KANSAS CITY, Mo. — On Monday, Missouri stumbled into first place for having the highest rate of new COVID-19 cases in the nation, according to the state health department’s COVID-19 dashboard.
But state and local officials in Missouri said getting a handle on the enormity of the state’s problem is difficult because of poor data.
“I don’t think anybody in the world has true numbers on who’s been vaccinated,” said Wanda Laramore, nursing director at Pulaski County Health Center & Home Health Agency. “I don’t think the president himself could figure out who has been vaccinated.”
FOX4 Problem Solvers contacted roughly 40 county health departments in Missouri with vaccination rates lower than 22% to find out how many county residents are hospitalized. Roughly 38% of the counties contacted, and its hospitals, either did not respond or said they were not even sure how to find that information out.
“We learned early on that we can’t track hospitalizations,” Laramore said. “We don’t even know where the hospitals are. Pulaski County is so small that it doesn’t even have a hospital, so most of our residents spread out and visit neighboring hospitals in surrounding areas.”
Some health officials are concerned inaccurate data compilation at the county and state levels has negatively impacted hospitalization, vaccination and positive case numbers reported by the Centers for Disease Control and Prevention [CDC].
“They [the CDC] have a county-by-county breakdown, but those numbers are only what’s given by the state, and they don’t include federally funded vaccinations,” Laramore said. “It’s practically impossible to keep up with.”
Laramore said federally funded vaccines include those sent straight to a federal institution, rather than being purchased through the state and distributed. For example, the Army does not record its vaccination data in the state system for monitoring.
Justin Krohn, CARES research project analyst at the University of Missouri, said in an email that Missouri does not require its hospitals to report in-patient hospitalization data to county health departments. In fact, hospitals are only required to report positive case numbers to the counties.
“County health departments [then] have to report the number of confirmed cases to the state,” Krohn said.
Laramore said state health departments are responsible for passing along county data to the CDC, and those having a hard time tracking COVID are being left behind.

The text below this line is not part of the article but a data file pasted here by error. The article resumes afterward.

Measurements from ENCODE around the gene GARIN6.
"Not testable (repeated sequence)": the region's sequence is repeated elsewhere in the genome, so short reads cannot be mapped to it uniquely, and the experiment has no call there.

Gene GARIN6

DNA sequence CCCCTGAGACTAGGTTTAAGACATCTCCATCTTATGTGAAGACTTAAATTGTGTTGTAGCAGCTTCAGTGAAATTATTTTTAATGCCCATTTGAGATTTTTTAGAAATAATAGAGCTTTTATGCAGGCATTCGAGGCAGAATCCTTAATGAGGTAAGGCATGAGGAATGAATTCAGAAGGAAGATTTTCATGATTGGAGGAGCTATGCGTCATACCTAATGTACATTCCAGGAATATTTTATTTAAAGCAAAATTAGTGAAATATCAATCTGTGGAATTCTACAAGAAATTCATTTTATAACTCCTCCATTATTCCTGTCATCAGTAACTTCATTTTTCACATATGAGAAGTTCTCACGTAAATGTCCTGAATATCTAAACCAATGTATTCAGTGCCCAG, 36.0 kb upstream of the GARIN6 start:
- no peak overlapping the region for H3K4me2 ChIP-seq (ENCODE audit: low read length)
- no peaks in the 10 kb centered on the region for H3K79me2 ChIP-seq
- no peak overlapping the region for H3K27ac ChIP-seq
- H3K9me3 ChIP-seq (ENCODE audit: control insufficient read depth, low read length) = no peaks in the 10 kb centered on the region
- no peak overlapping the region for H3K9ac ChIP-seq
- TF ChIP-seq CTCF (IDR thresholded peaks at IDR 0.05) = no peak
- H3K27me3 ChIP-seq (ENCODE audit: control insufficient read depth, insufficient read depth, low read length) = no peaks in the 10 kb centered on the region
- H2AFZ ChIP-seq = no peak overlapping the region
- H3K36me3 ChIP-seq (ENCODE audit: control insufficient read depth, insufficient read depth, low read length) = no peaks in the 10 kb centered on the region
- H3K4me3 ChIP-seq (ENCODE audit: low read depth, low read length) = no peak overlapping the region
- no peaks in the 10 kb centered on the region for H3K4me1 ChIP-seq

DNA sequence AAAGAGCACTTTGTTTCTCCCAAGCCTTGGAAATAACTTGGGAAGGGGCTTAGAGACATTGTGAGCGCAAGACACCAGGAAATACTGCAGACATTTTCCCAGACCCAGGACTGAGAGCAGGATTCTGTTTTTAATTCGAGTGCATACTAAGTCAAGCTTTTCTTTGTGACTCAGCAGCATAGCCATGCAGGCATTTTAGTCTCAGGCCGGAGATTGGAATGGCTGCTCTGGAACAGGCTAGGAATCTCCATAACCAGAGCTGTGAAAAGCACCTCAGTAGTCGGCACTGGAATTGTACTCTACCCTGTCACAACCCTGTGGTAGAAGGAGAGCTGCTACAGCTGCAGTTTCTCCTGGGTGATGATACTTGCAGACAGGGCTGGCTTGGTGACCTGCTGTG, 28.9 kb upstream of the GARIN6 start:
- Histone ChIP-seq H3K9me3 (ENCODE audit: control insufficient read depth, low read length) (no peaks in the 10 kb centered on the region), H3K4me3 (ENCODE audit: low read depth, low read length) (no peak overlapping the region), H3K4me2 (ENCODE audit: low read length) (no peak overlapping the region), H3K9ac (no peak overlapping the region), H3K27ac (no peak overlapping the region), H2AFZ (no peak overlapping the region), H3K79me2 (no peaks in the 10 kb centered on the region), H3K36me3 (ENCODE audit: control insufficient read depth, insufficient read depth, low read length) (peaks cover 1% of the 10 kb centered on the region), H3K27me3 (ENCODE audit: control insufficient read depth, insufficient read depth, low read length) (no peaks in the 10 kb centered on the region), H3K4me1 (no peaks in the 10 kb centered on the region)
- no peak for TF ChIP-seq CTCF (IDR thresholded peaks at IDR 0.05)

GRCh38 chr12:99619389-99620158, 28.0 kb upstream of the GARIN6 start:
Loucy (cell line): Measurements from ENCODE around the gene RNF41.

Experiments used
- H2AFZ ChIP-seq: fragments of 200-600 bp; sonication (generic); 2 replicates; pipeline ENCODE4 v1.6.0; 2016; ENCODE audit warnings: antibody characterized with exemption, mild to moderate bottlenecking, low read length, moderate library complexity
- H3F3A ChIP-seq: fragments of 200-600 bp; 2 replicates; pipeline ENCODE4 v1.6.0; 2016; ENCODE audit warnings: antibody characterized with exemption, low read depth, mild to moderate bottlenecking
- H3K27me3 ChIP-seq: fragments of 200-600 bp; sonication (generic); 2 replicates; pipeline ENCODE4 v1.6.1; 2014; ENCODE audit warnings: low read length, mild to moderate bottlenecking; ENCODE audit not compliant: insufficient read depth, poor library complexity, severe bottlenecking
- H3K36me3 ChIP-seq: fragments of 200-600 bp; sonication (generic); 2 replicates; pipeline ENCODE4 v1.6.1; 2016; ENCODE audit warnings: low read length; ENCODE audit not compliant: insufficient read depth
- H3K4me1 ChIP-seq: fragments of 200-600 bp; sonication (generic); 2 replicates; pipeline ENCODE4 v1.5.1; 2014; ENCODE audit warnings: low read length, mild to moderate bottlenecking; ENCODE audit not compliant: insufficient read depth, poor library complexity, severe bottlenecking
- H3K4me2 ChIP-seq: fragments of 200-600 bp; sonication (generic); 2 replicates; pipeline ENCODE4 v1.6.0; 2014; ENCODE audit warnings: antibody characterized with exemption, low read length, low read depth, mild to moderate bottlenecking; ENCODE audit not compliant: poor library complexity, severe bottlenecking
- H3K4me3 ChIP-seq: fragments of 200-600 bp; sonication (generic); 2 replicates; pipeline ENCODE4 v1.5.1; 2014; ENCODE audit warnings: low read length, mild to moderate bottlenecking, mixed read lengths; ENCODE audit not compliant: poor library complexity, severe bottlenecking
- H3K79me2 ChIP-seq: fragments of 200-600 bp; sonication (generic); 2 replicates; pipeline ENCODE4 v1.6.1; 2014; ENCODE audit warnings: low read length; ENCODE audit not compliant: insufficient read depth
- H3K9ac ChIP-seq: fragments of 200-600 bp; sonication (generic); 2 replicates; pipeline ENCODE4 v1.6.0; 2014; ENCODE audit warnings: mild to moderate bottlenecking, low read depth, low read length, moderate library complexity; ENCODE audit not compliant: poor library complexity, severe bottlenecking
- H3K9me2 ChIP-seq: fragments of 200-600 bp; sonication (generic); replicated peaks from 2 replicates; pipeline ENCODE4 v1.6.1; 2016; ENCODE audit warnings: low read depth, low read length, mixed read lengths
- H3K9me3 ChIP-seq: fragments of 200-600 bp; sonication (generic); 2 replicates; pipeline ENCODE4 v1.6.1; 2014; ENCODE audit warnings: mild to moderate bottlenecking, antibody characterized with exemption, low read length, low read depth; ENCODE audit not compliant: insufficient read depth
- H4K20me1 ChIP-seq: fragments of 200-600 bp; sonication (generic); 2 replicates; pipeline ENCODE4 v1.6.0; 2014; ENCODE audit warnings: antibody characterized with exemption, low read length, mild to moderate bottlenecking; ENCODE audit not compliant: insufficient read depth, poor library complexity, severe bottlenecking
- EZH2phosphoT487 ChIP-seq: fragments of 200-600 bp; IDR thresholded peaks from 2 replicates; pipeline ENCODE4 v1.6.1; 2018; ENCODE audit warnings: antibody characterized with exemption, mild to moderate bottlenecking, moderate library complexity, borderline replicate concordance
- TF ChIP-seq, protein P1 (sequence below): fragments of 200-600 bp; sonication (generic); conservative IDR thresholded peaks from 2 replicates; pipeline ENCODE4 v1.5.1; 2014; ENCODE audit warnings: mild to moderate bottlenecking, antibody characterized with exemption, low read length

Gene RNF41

Missouri counties with smaller populations, like Pulaski County near the Arkansas border, may have to contact more than six hospitals to get an accurate idea as to how many county residents are hospitalized.
Furthermore, those hospitals are not required to report their numbers directly to the state.
Problem Solvers analyzed the CDC’s county-by-county data to figure out if Missourians living in counties with low vaccination rates are more likely to be hospitalized than those that live in areas with higher vaccination rates.
Because county health departments, like St. Joseph Health Department in Buchanan County, don’t track hospitalizations, Problem Solvers visited Mosaic Life Care Hospital, which has seen an alarming rise in cases.
Eleven COVID hospitalizations were reported at the Mosaic Life Care last week. On Monday, it jumped to 14 hospitalizations.
Also concerning, 40% of Mosaic’s staff has refused the vaccine.
“Right now, we do not mandate [vaccinations for employees], and we are going to continue to wait and see,” said Dr. Davin Turner, physician and chief operating officer at Mosaic Life Care.
“When 40% of your caregivers have opposition to that, that’s a high percentage. We continue to encourage them to get their vaccine, [but] we will wait to mandate the vaccine at this time.”
Turner said one of the hospitalized patients had been vaccinated prior to contracting the illness. However, this is not information the hospitals or counties disclose on their websites — though some believe they should.
“They [hospitals] don’t communicate that [to the counties],” said Iris Queen, epidemiology investigator and human resource officer at the St. Clair County Health Center. “We were doing some tracings, but they’ve done away with a lot of that.”
Clay County, which reports roughly 40% of the county population fully vaccinated on its website, includes weekly updates on the number of cases, deaths and hospitalizations in the county.
But other counties, like Buchanan and Newton counties, don’t report these numbers because the state doesn’t require them to do so.
“I do believe some cases fall through the cracks because their [a patient’s] positive results got hung up at the doctor’s office or at the state,” Queen said. “I’d say we catch 90-95% of those cases, though.”
Laramore said she believes counties should be able to enter their data into the CDC’s data system themselves. She said this would improve data accuracy and transparency across the board.
She also said the CDC should create a centralized database for the United States in which counties manually enter data for the federal government’s use.
“In my lifetime, I’ve never known it [the data] to be done this way before,” Laramore said. “I can’t even tell you whether or not someone was [fully] vaccinated.”